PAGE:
Happy Birthday to me! And a give-away!

This little blog on the big, big internet turned 1 year today - how the time flies!

I wasn't pretty sure where this spot would be going to when I posted that first entry one twelve-month ago: I was new to blogging, new to costuming and not very used to writing in a second language but here we are: 1 year, and 81 entries (this one included).

That makes 0,22 posts per day; 1,55 per week and 6,75 per month...

But even though I'm not the most frequent or active blogger, I thoroughly enjoy posting, and ponder about the next entry, and reading comments...

But what I enjoy most is all the new acquaintances I've made during this year - the blogging community has so many talented, witty, funny and awesome members, whether they are costumers, doll-makers, embroiderers, knitters or just plain history nerds (or all of them).

I'm so happy to have the privilege to get to know you and to learn from you and share your fortunes and misfortunes. Thank you!

Now, I wasn't really prepared for this anniversary since I for some reason believed that I posted that first entry in March 2009, but I had planned to arrange a little give-away and I still do, it's only that the thing I'm going to give away doesn't exist yet!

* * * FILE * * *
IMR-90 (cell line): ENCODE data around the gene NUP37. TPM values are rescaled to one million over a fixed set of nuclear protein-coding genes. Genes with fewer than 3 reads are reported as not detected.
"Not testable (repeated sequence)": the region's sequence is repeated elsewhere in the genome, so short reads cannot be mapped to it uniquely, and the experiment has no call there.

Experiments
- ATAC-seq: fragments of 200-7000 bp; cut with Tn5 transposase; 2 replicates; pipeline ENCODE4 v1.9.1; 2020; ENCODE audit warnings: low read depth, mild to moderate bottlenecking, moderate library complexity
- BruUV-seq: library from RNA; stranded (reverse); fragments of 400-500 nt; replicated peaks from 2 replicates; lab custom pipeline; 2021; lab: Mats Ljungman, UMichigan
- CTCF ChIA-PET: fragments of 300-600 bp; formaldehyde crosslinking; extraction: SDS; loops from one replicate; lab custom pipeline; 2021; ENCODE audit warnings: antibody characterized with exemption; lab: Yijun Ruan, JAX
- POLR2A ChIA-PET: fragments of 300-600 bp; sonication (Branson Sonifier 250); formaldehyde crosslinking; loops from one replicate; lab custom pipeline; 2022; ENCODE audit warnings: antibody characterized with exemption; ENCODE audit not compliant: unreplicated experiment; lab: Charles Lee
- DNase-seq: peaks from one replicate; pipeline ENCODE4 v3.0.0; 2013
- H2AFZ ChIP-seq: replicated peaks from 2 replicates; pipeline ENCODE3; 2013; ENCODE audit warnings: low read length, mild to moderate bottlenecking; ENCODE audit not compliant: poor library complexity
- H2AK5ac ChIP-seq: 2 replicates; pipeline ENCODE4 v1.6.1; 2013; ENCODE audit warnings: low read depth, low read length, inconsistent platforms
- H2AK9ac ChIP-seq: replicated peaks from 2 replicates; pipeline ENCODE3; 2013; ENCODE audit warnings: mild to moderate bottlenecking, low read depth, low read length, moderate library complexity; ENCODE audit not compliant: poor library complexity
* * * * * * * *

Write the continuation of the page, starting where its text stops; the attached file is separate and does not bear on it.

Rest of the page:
Well, the more excitement for the lucky receiver!

All I can say is that it is going to be something I made myself, and it will be shipped to anywhere in the world. And it won't be something that only an 18th century reenactor can enjoy, but there will be a connection to the 1700's for sure.

To enter the give-away, simply post something in the comments. Börjesson the cat will eventually pick the winner and you can enter until February 14 (Valentine's day!).

Well, here's to a good weekend for all of you, and to a prosperous new blog year!

1 Feb 2010

It made me laugh...

This did:

It's a painting exhibited on the traditional spring salon at the Liljevalchs art gallery, a fora for non-established artists as well as more known ones.

The artist behind this work is Nicholas Nordquist and I hope someone with a great sense of humour buys his painting.